I must confess I was quite nervous about this adventure. It was going to be my first time travelling alone and it was to a place that was probably as far away from home as I could go plus I couldn’t speak a single word of their language. On top of this, I didn’t have a Lonely Planet so for the modern traveler that already spelled a bad start. Doreen had been really helpful in the build-up to the trip including changing money for me, printing documents and taking me on dry runs to the Hong Kong Airport bus. She had also fire fought the torrents of “WHAT?!…rest of the conversation in angry sounding Chinese” when I announced my travel plans to my school (I’m not an idiot, this was compulsory). I was armed with my passport, a suitcase and an itinerary that Kieran had kindly helped me put together.
I landed at 5:30 am at Osaka and got the bus to Kyoto. Before this I was the subject of the most thorough customs inspection of my life! Most people got asked a couple of questions but they obviously took a great interest in me. A lone black female traveler with a British passport complete with a Chinese residence permit, they must have thought that this was their lucky day! I’m sure someone was on speed dial to the producers of the TV show ‘Airport’. I was questioned for what felt like an eternity about why I lived in China, my motivation for visiting Japan, my friend’s motivation for living in Japan, and the itinerary of my visit whilst one officer searched my suitcase – including unzipping the lining – and the other officer disappeared with my passport for a while. Once I crossed the border, I was greeted by the rising sun. Everything was shrouded in mist. On the road we passed clusters of urban life nestled at the foot of breathtakingly vast and dominating expanses of mountains.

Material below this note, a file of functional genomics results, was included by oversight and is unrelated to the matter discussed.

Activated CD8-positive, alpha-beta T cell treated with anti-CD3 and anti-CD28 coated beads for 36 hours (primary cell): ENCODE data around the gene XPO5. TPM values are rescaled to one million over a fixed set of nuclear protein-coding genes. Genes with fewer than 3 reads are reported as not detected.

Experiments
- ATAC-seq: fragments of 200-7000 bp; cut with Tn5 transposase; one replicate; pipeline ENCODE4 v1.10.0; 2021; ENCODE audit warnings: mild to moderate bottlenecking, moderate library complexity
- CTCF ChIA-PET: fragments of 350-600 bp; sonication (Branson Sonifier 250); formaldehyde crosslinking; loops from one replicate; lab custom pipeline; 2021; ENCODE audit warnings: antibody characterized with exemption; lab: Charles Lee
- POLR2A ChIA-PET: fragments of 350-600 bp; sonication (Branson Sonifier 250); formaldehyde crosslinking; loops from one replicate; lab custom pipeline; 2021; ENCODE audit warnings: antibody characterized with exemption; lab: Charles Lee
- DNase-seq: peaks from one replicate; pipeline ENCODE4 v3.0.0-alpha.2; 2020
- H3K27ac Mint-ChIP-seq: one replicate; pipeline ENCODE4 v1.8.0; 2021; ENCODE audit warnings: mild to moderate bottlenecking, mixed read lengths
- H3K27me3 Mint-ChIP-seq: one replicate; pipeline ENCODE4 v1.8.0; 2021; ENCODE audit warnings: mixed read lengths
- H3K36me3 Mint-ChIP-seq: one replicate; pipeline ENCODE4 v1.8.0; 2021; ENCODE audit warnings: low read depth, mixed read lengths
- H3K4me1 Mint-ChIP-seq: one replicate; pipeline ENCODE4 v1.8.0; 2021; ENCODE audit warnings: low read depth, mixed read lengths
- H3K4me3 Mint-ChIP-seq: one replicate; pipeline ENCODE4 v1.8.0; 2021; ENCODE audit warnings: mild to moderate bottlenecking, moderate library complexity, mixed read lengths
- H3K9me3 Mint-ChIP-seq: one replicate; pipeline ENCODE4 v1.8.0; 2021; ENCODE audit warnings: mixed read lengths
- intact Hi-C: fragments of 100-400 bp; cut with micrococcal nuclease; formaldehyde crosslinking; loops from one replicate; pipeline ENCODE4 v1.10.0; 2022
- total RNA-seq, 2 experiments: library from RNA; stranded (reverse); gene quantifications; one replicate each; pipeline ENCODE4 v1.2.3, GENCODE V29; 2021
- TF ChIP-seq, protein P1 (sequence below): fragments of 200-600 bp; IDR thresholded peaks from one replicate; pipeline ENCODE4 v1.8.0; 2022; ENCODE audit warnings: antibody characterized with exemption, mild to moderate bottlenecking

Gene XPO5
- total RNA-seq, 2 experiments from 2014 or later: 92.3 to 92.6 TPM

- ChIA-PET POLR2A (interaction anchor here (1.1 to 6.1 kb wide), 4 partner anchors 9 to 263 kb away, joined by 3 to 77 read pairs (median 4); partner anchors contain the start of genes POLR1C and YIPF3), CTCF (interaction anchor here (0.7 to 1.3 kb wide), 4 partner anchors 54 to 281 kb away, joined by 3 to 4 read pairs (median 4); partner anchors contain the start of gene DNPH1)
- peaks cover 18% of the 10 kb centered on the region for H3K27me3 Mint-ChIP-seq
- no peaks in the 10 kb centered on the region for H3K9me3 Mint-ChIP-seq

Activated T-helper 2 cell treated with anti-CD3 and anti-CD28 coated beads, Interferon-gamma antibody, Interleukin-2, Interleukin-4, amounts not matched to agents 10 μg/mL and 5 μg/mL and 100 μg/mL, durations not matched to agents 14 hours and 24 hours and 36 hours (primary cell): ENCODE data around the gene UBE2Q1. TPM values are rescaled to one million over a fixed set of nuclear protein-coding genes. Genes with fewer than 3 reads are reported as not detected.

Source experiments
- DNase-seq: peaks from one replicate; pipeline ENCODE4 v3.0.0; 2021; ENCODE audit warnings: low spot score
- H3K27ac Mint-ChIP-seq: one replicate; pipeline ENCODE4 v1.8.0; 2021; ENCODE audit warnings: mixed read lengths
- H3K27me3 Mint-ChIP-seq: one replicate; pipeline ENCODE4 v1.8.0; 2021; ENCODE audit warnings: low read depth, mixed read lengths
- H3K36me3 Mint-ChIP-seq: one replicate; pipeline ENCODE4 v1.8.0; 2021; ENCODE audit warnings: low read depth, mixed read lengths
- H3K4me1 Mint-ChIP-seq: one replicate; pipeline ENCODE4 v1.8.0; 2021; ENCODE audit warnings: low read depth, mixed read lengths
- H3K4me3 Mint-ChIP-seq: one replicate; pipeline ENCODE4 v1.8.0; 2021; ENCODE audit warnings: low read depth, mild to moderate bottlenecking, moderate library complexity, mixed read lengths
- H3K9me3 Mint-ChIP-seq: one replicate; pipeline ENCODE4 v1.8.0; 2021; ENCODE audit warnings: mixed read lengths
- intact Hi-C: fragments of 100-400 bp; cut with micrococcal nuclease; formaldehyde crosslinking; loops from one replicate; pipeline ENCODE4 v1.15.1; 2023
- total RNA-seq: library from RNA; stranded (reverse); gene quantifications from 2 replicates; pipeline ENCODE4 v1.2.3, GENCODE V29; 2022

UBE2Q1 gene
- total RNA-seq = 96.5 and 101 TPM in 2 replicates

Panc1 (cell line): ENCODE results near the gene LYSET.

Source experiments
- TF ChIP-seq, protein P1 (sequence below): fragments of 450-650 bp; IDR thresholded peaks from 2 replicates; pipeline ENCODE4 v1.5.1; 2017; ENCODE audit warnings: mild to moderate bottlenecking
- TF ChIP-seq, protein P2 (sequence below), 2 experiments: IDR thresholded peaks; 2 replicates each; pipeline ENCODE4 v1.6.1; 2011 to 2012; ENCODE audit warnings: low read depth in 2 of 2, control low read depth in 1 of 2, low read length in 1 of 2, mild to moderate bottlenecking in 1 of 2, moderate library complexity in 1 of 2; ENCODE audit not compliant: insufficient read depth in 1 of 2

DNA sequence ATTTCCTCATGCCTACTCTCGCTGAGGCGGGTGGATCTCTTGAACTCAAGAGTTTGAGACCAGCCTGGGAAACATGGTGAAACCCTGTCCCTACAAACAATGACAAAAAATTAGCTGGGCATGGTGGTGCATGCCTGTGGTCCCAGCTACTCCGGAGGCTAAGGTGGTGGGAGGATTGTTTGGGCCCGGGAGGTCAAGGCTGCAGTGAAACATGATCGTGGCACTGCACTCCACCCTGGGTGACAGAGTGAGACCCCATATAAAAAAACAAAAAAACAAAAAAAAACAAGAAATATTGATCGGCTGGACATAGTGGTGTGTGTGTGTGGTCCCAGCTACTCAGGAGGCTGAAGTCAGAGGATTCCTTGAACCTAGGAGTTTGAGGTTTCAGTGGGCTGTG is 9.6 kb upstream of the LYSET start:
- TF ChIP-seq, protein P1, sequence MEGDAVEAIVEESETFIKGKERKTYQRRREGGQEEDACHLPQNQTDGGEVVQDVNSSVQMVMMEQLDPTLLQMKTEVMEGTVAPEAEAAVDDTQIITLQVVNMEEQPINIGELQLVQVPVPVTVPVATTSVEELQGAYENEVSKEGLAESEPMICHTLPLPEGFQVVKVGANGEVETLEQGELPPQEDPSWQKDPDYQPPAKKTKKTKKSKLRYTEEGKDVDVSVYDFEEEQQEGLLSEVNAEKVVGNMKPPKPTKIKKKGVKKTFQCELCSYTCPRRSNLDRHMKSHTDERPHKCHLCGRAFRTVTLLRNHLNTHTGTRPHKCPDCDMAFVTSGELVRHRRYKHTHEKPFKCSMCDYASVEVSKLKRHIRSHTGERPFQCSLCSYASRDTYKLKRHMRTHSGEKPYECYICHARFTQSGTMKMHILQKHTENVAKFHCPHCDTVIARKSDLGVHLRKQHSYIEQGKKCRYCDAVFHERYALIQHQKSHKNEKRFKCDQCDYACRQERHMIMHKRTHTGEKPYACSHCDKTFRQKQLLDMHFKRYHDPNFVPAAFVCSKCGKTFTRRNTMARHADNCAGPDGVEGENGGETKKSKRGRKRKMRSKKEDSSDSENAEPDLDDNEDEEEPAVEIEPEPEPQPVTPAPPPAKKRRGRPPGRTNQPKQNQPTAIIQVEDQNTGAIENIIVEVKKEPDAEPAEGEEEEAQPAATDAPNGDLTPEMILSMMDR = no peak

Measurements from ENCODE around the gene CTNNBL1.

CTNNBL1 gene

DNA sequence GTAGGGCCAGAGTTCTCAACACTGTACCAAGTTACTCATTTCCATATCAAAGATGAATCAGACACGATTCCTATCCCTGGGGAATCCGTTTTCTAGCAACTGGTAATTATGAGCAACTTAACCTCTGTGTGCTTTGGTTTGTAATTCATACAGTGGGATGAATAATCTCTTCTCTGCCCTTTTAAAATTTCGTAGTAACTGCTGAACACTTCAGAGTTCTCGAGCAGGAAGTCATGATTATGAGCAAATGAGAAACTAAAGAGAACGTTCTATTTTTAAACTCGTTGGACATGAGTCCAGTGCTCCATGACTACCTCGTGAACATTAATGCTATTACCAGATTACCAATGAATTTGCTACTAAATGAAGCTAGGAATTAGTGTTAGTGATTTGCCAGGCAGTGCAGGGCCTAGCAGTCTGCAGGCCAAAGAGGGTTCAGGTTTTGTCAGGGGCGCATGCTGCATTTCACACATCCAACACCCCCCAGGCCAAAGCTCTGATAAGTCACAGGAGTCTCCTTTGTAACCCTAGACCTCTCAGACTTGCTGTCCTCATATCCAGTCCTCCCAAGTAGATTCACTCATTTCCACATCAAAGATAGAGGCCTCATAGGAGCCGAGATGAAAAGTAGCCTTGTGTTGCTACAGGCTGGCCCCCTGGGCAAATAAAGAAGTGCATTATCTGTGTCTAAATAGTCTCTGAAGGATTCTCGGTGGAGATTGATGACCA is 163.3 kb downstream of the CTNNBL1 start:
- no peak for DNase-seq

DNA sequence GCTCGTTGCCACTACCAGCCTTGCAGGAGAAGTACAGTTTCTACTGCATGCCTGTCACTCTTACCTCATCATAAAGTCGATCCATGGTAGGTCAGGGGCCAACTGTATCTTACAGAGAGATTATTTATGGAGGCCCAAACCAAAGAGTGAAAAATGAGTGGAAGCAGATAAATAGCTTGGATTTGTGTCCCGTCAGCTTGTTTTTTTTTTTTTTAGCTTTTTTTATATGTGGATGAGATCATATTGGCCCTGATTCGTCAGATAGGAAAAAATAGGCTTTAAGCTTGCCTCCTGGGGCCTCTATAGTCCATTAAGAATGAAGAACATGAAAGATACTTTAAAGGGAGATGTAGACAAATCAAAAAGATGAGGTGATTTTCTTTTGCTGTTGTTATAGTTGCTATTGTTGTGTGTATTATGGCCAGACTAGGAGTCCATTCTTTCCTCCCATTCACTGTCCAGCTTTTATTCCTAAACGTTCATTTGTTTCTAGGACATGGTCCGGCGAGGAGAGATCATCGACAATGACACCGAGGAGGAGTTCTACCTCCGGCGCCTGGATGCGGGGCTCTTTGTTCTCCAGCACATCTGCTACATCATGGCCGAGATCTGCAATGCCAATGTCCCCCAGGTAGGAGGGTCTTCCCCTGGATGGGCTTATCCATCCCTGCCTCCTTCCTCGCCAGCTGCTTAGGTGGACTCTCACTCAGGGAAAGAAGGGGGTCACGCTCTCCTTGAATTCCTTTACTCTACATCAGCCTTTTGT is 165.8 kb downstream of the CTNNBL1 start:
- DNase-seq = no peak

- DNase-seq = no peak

The bus dropped me off outside a hotel and I was left to get my bearings. Although many may think it questionable, I have found that the best way to find places when travelling is to follow other people you suspect may be heading where you want to go. I spotted a woman across the street lugging a large suitcase and decided to follow her in the hope that she was heading to the main train station. Obviously it worked because it’s a great technique. At the station I got my first taste of the sheer politeness, helpfulness and grace of the Japanese people whilst trying to buy a ticket for the bullet train, (a.k.a the Shink for those in the know). Everyone formed an orderly queue. The man behind the window panicked at first when he saw me and realised he would have to speak English but he smiled and patiently joined me in the art of mime until he figured out what it was I wanted. Giving me my ticket he smiled, bowed, and waved me goodbye as I set out to find someone to follow to my hostel. This was going to be a very relaxing and enjoyable holiday away from China and its contrasting people.
I spent two days wondering the streets of Kyoto in awe. This city is an example of ‘old meets new’ where the ‘old’ stands proud. There are several narrow streets along which sit traditional style houses with sliding doors and Zen gardens. These rub shoulders with the main arteries that are populated with skyscrapers. Then, seemingly out of nowhere, a grand temple or shrine will appear in the middle of the street, interrupting the modern skyline. Everybody in this city cycles everywhere and there is a French boulangerie on almost every street. It was like coming home.